The Kitchen House, by Kathleen Grissom, was one of those books that was recommended to me a while ago (thanks, Sarah!) and I kept putting off reading it because I knew I was not going to like it and whoa. I was wrong. I FLEW through this book, hardly remembering to feed my child or leave the house every day. I think I finished it in a day. Seriously. I sat in a parking lot and read it just to get a little farther. I absolutely devoured this book, and while it’s not happy (it reminded me of Little Bee with the sadness), I still loved this book.
The Kitchen House is the story of a white girl, Lavinia, who is orphaned on a ship coming from Ireland. Instead of moving into “the big house” with the other white people when she arrives at the plantation, she is sent to live in the kitchen house with the black women. She learns about family and love and of the incredible differences in lifestyles between these two groups of people in this time.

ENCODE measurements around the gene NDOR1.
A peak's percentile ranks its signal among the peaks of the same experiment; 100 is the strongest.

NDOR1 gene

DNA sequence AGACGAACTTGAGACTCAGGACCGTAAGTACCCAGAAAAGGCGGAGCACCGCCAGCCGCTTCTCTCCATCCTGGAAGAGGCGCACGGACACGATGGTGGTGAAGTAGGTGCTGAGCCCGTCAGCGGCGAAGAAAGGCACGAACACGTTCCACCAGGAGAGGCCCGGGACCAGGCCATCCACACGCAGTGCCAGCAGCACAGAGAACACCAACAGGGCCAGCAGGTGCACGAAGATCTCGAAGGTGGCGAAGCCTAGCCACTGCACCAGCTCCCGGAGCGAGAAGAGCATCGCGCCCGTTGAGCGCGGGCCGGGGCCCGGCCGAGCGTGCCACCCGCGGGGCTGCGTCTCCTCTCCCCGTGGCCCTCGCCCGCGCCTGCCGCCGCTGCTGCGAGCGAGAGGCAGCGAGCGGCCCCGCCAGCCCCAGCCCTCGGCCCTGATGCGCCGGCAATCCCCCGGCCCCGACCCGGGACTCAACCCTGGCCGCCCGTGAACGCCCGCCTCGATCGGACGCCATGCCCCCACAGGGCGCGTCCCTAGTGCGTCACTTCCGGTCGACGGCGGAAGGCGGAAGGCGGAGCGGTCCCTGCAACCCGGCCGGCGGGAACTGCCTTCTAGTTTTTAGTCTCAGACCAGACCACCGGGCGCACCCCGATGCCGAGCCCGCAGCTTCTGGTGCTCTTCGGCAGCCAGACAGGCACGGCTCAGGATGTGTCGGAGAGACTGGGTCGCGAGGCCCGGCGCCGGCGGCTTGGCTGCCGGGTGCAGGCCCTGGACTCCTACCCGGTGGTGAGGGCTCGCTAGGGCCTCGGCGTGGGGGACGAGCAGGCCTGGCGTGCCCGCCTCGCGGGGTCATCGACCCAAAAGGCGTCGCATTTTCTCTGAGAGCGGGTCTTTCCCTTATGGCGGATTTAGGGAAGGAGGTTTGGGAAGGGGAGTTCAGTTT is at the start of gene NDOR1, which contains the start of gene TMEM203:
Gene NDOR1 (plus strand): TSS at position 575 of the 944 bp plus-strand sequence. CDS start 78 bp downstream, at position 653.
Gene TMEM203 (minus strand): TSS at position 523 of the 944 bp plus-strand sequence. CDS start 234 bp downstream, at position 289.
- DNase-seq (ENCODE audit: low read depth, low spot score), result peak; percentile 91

This book completely follows the “what if” questions. What if Lavinia had married someone else? What if the papers had been served earlier? What if… what if… what if?
I give this book a 9/10. While the book is depressing and overwhelming at times, I absolutely devoured it and would think it’s a fantastic book for a book club to read, because the questions that could be asked about what could have been are absolutely amazing.